AW: [Desktop_printing] Role of CUPS and error handling
Robert L Krawitz
rlk at alum.mit.edu
Fri Mar 24 05:40:36 PST 2006
From: Kurt Pfeifle <k1pfeifle at gmx.net>
Date: Fri, 24 Mar 2006 14:17:44 +0000
That's fine with *me*, and probably with most people on this list.
But it is not good and *easy* enough for most Aunt Tillie users...
Are you sure that all users who encounter a problem that stems from
SUSE's "RunAsUser" setting are immediately pointed to that website?
Are you also sure they follow the link? Are you sure they read it?
Are you sure they understand it?
I agree that I think it could be simplified, but that's another
matter. There are other ways of handling some of the details
(e. g. create /etc/printcap in advance, owned by the user 'lp'), which
can be worked out.
The thing is: Once you overdo with "security", and make stuff too
difficult to cope with, users tend to switch off security altogether.
Which has then led to the defeat of the security expert's own goals
(Which begs the question: are security architects really interested
in creating better security in real life for end users? Or are some
security experts only erecting the technical security hurdles in order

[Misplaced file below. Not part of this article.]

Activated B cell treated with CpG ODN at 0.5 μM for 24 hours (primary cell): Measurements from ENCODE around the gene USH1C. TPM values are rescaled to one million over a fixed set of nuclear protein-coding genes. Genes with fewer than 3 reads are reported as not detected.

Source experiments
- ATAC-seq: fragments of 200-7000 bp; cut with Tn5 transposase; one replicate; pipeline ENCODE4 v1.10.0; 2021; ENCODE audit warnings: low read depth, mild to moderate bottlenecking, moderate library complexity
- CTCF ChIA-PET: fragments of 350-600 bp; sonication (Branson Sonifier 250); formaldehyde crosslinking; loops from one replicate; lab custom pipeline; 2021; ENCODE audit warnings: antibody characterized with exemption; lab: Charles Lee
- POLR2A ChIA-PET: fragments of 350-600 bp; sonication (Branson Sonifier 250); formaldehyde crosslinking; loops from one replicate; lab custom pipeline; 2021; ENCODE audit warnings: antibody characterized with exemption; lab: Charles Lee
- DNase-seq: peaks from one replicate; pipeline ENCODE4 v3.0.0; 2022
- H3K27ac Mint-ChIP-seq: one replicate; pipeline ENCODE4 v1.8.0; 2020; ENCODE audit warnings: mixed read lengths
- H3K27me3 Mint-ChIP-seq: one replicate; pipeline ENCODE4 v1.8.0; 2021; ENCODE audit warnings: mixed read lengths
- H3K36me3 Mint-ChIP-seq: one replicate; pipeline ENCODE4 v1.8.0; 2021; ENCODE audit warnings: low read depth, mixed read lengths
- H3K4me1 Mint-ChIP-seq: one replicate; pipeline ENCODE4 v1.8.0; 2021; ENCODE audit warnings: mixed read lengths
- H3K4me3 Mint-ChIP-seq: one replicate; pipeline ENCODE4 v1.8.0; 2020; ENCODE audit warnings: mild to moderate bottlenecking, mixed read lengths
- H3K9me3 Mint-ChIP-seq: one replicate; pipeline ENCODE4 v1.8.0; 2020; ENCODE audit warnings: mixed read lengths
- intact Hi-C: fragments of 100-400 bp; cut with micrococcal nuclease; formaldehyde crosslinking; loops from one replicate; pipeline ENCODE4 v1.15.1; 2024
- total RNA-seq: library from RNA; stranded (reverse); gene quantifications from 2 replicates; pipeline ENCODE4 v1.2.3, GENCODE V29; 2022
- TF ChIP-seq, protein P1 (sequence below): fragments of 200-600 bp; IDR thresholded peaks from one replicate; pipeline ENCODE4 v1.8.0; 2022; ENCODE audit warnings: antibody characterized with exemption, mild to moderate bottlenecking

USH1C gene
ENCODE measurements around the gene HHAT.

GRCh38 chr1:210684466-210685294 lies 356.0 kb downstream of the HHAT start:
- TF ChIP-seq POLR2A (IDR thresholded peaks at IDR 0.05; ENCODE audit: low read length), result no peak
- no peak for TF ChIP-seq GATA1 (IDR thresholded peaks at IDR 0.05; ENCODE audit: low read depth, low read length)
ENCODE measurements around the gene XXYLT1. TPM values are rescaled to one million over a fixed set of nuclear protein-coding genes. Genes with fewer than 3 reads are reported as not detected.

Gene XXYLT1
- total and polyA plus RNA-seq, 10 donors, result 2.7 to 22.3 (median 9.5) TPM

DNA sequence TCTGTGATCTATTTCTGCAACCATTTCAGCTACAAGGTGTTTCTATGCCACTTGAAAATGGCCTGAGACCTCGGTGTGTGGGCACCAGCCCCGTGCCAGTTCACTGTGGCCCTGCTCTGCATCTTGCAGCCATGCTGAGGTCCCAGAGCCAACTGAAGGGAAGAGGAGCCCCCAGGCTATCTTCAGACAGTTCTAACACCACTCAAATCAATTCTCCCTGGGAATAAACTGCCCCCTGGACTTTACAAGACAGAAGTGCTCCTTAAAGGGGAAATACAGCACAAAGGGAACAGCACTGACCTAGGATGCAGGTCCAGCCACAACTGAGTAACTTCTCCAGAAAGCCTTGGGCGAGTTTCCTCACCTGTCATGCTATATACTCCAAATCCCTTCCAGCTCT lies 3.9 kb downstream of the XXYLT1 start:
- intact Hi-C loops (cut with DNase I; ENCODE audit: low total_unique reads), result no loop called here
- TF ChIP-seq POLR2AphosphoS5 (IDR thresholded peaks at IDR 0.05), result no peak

to have a good excuse and wash their hands in it if is just torn down?
(Mind you: I'm guilty of that sometimes too; it is a very comfortable
thing to tell the user "You should not have..." if you are tired to
deal with the same challenge day-in, day-out...)
Security is not just a technical challenge; it also has to do with
On Friday 24 March 2006 12:26, Johannes Meixner wrote:
> Choose what you prefer (choose exactly one):
> [ ] cupsd runs by default but not as root (which requires lppasswd)
> [ ] no cupsd running by default at all
> Note that it is about a general company security policy
> and not about what a few printing guys may think.
That's what the company security politicians think; and what maybe
you and I think too.
But what do your *users* think? "F*#ck! SUSE is too secure to let me
That's for SUSE to concern itself with. Personally, I think choice is
great. If people decide they don't want to deal with the hassle,
they're free to switch if they please.
Modern computers are very complicated systems, and the less that runs
as root the better. CUPS is a particularly complex service that among
other things runs a variety of third party programs that may not have
been audited for security.
Robert Krawitz <rlk at alum.mit.edu>
Tall Clubs International -- http://www.tall.org/ or 1-888-IM-TALL-2
Member of the League for Programming Freedom -- mail lpf at uunet.uu.net
Project lead for Gutenprint -- http://gimp-print.sourceforge.net
"Linux doesn't dictate how I work, I dictate how Linux works."
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